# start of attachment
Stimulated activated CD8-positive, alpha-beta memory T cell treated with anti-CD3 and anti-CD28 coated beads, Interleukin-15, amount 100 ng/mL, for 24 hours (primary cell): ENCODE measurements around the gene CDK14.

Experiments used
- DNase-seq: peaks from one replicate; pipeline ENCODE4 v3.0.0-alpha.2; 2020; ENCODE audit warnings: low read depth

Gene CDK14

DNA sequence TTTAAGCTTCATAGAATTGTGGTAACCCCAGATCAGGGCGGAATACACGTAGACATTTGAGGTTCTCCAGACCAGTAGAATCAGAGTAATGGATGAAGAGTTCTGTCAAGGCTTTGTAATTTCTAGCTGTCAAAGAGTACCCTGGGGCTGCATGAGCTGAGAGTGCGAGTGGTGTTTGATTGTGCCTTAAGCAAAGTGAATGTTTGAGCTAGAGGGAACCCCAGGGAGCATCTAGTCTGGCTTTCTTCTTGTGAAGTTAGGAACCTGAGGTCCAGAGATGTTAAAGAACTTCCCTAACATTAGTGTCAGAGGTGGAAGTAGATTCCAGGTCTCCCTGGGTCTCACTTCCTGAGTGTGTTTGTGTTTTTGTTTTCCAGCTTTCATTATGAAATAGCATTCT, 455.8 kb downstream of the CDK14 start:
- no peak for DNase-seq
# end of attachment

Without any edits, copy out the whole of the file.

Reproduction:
Stimulated activated CD8-positive, alpha-beta memory T cell treated with anti-CD3 and anti-CD28 coated beads, Interleukin-15, amount 100 ng/mL, for 24 hours (primary cell): ENCODE measurements around the gene CDK14.

Experiments used
- DNase-seq: peaks from one replicate; pipeline ENCODE4 v3.0.0-alpha.2; 2020; ENCODE audit warnings: low read depth

Gene CDK14

DNA sequence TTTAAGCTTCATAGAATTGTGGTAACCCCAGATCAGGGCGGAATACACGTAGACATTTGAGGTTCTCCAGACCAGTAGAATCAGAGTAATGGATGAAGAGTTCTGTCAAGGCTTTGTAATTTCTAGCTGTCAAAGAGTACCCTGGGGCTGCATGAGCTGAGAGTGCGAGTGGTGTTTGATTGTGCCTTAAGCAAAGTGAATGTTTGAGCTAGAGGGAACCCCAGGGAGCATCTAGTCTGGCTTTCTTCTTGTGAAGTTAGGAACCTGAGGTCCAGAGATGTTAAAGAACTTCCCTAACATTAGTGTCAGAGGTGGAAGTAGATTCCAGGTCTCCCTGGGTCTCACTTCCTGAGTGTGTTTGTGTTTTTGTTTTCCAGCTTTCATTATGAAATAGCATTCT, 455.8 kb downstream of the CDK14 start:
- no peak for DNase-seq